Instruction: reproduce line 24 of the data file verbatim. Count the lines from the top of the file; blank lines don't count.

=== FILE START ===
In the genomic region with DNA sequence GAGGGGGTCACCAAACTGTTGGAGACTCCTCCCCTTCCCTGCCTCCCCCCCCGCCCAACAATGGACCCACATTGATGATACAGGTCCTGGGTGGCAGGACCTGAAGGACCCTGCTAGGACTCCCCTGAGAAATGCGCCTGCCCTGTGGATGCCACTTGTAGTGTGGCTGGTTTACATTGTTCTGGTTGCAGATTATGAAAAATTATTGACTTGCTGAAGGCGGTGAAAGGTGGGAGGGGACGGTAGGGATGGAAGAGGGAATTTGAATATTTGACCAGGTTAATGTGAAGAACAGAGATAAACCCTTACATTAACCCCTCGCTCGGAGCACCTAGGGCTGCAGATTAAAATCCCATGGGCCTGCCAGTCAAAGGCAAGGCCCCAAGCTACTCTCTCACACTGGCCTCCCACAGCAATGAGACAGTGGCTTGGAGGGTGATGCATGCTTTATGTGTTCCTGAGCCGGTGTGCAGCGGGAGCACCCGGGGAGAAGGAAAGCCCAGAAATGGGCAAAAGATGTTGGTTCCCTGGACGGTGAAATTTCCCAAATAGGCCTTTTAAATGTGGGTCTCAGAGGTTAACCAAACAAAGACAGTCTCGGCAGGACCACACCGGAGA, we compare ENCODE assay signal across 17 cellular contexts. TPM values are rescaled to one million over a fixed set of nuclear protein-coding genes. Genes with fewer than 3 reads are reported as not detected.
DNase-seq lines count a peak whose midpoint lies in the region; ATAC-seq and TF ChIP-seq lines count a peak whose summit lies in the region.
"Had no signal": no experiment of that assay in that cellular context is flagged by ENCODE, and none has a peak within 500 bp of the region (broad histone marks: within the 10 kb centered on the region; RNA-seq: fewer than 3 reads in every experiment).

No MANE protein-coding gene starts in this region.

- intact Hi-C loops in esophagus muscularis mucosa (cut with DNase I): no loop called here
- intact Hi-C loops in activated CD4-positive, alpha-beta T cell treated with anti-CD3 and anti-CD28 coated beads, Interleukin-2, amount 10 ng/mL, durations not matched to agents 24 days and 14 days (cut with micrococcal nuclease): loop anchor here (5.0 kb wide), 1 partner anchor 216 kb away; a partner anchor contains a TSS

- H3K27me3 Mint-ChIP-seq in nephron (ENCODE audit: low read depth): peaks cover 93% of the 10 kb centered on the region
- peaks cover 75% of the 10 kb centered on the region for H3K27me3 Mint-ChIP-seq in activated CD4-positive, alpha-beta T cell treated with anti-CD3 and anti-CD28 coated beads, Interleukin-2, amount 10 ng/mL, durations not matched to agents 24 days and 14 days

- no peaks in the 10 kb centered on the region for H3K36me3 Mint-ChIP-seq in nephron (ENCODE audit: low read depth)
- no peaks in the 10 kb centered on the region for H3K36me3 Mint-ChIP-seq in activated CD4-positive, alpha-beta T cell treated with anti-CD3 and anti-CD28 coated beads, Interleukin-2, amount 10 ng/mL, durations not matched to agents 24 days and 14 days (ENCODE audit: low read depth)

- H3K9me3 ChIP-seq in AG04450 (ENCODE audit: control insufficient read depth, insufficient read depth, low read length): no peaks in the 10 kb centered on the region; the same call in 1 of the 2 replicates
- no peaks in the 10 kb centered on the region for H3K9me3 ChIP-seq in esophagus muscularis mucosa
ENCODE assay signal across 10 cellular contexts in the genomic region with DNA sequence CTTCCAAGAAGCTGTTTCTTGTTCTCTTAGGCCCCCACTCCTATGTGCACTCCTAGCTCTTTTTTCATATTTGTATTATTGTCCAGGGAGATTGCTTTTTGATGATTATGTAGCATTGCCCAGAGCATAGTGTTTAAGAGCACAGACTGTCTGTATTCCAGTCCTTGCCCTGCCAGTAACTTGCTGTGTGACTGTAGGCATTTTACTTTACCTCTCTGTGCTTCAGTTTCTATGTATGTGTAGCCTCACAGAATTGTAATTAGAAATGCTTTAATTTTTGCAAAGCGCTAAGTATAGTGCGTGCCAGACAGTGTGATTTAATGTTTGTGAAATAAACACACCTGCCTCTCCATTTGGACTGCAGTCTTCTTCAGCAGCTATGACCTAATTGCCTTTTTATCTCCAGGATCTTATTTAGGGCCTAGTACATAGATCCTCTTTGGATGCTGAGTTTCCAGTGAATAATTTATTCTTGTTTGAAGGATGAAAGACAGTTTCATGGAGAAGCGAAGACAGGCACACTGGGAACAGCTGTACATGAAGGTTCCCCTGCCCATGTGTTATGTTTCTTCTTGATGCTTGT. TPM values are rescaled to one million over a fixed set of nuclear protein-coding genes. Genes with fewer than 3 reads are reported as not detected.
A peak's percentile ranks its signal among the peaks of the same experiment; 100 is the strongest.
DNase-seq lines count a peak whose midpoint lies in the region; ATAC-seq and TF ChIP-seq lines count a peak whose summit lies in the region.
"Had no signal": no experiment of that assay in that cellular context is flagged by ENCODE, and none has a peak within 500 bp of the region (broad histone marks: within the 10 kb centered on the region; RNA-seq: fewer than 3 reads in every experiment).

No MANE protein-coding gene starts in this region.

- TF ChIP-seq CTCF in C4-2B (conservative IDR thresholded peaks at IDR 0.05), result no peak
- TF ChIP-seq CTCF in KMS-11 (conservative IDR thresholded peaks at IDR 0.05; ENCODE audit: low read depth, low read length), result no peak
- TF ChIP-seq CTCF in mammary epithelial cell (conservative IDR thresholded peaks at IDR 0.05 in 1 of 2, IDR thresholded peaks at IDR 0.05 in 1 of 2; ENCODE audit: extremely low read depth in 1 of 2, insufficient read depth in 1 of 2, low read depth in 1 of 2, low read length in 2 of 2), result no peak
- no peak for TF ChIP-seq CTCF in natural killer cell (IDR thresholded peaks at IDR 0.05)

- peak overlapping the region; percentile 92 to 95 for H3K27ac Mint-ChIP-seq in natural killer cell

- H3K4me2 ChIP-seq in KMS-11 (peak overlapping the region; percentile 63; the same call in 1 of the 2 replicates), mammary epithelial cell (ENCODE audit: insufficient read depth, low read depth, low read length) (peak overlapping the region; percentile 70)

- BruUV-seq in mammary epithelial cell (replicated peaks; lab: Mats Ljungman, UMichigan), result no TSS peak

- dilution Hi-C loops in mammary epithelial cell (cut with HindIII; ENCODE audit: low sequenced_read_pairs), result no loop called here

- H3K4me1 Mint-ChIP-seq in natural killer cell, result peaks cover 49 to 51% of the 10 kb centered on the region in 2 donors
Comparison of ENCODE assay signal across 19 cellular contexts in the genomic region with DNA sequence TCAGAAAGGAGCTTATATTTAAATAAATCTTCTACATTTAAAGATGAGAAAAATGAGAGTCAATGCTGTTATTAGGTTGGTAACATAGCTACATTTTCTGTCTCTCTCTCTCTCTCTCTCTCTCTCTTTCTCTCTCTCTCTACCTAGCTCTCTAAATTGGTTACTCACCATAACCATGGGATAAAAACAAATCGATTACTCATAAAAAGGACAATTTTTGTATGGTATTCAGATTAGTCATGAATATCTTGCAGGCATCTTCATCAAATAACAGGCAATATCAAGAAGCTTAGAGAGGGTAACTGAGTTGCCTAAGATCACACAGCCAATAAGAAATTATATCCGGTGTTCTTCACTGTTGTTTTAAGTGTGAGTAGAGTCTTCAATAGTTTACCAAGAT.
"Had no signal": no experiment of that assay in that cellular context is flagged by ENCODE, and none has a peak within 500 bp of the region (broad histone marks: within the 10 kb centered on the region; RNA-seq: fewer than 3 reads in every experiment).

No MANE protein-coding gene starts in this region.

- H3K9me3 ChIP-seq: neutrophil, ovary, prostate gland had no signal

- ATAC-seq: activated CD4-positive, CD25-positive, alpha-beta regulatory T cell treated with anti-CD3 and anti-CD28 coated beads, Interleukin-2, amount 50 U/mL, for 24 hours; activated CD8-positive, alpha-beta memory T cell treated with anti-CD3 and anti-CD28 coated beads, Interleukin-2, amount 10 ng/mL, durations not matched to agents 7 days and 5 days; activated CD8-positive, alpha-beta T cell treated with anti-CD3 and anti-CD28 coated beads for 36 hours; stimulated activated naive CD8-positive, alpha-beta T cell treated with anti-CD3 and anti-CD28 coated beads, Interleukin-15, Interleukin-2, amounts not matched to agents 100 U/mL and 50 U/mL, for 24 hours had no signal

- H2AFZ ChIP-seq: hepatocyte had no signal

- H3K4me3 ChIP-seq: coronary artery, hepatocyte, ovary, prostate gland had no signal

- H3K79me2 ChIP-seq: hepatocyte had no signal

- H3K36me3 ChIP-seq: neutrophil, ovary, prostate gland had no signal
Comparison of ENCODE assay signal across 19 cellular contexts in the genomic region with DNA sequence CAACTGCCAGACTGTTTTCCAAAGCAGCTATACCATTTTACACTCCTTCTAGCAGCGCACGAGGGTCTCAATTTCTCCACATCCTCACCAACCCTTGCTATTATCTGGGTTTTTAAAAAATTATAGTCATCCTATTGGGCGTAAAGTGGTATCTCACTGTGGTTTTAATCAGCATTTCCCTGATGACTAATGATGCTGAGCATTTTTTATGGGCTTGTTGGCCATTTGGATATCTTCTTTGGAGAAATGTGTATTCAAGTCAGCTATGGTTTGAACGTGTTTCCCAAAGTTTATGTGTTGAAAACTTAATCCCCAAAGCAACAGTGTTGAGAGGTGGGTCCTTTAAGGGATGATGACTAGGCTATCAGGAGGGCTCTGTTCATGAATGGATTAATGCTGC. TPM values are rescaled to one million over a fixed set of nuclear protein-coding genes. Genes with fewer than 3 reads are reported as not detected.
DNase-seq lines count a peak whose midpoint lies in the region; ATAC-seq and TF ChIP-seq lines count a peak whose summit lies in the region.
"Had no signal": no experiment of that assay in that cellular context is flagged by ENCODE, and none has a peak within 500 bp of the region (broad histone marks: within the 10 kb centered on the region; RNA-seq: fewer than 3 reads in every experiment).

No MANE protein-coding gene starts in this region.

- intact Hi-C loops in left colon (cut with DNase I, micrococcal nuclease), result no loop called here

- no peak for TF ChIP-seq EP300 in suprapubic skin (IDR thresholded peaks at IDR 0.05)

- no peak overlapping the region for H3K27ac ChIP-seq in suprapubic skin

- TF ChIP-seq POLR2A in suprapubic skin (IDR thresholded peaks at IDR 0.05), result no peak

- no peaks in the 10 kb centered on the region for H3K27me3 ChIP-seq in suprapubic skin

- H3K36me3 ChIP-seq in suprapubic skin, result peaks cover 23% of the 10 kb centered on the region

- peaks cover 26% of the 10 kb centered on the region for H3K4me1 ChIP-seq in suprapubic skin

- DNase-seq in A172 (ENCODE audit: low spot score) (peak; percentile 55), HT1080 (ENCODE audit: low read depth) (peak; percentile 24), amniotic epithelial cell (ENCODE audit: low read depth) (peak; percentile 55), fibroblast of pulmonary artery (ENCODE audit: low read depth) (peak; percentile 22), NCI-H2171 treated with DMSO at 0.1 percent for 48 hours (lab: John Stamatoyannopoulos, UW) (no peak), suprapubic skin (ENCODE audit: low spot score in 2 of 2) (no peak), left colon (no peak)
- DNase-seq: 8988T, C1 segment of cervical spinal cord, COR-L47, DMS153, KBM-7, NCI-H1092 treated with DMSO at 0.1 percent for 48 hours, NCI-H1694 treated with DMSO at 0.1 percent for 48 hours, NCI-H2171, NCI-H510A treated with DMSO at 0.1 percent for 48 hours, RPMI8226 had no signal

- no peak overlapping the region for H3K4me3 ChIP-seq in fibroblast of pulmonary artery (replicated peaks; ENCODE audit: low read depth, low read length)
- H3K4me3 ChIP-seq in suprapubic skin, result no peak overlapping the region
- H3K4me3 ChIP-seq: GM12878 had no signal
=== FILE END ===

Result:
- BruUV-seq in mammary epithelial cell (replicated peaks; lab: Mats Ljungman, UMichigan), result no TSS peak